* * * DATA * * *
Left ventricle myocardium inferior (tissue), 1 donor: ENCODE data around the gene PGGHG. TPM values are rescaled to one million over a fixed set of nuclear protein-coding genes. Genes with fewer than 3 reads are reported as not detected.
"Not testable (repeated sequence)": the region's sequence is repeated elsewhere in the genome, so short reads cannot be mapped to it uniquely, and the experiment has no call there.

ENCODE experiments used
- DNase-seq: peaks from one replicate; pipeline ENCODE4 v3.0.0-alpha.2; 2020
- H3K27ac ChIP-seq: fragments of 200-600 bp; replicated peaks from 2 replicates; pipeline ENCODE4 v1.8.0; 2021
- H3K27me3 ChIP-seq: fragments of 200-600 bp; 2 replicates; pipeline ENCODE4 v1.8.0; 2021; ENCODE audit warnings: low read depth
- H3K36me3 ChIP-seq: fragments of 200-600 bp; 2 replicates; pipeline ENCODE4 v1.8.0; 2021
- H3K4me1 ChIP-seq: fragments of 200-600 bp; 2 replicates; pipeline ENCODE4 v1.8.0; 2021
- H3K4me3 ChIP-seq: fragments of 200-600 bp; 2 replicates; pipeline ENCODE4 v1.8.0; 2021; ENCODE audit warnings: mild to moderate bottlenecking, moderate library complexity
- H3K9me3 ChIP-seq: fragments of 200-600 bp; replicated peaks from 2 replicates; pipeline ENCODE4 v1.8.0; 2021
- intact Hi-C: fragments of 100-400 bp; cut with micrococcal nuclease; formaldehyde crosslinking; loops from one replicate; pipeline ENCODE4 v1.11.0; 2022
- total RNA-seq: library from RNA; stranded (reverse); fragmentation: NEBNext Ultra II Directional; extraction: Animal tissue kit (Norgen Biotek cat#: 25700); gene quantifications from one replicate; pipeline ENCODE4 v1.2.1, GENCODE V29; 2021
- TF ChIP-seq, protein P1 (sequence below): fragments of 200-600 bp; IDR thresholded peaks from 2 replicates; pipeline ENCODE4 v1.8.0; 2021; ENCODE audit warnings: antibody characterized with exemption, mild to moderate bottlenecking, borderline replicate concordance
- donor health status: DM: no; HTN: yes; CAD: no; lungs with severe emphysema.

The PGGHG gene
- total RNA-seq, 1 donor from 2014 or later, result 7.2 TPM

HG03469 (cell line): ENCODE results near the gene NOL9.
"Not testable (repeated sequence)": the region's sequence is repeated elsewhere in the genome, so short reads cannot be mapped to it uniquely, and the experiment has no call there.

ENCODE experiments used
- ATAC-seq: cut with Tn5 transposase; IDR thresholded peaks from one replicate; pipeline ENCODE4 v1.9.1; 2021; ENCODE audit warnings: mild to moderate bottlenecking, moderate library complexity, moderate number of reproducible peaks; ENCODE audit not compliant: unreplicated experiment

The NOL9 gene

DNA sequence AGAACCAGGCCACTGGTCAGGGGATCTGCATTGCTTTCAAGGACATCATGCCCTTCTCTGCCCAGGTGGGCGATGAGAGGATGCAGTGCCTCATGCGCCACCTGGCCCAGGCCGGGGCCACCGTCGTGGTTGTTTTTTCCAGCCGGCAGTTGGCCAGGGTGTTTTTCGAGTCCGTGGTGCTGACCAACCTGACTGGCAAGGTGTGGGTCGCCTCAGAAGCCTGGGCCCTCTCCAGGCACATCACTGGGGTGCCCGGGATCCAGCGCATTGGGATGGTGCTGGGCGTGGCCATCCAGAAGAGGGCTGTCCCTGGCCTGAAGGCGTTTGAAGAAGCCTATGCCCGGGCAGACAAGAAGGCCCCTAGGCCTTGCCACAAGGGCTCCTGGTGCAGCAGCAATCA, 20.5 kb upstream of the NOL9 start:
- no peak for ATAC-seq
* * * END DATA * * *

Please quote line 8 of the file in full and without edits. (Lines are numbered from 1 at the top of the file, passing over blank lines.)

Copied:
- H3K4me1 ChIP-seq: fragments of 200-600 bp; 2 replicates; pipeline ENCODE4 v1.8.0; 2021